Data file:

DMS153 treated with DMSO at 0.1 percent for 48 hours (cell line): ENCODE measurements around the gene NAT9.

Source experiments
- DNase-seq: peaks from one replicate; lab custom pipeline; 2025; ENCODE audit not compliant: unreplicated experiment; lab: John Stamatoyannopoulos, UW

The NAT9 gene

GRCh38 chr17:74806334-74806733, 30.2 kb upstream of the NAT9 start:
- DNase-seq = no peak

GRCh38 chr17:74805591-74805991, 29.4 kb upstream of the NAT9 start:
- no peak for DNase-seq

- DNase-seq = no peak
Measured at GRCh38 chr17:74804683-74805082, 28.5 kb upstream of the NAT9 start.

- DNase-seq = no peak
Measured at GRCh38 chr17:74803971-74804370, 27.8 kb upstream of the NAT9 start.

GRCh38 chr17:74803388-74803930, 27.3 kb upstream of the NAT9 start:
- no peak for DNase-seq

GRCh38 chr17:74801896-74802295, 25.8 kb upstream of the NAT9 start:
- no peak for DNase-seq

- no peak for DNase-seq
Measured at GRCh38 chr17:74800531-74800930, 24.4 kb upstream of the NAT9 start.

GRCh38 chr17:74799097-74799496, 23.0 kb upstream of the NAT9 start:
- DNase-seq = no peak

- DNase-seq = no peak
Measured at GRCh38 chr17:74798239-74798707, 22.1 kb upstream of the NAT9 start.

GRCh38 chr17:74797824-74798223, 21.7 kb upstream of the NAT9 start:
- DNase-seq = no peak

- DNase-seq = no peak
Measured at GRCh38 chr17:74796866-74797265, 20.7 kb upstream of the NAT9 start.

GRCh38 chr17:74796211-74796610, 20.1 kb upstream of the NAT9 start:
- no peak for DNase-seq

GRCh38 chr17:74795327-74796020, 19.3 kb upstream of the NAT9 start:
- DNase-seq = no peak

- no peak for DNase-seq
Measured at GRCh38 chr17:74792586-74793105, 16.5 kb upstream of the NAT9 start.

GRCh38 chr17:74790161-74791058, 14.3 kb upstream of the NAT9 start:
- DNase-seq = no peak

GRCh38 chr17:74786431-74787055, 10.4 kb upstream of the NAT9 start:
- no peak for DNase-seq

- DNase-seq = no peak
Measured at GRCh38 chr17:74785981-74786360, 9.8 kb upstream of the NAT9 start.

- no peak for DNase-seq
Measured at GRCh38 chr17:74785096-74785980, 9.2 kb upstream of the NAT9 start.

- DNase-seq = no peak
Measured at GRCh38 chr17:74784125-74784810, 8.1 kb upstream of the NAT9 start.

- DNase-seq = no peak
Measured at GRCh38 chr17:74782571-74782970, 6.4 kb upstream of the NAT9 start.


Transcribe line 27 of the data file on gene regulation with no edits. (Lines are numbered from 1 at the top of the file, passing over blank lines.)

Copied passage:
GRCh38 chr17:74796211-74796610, 20.1 kb upstream of the NAT9 start: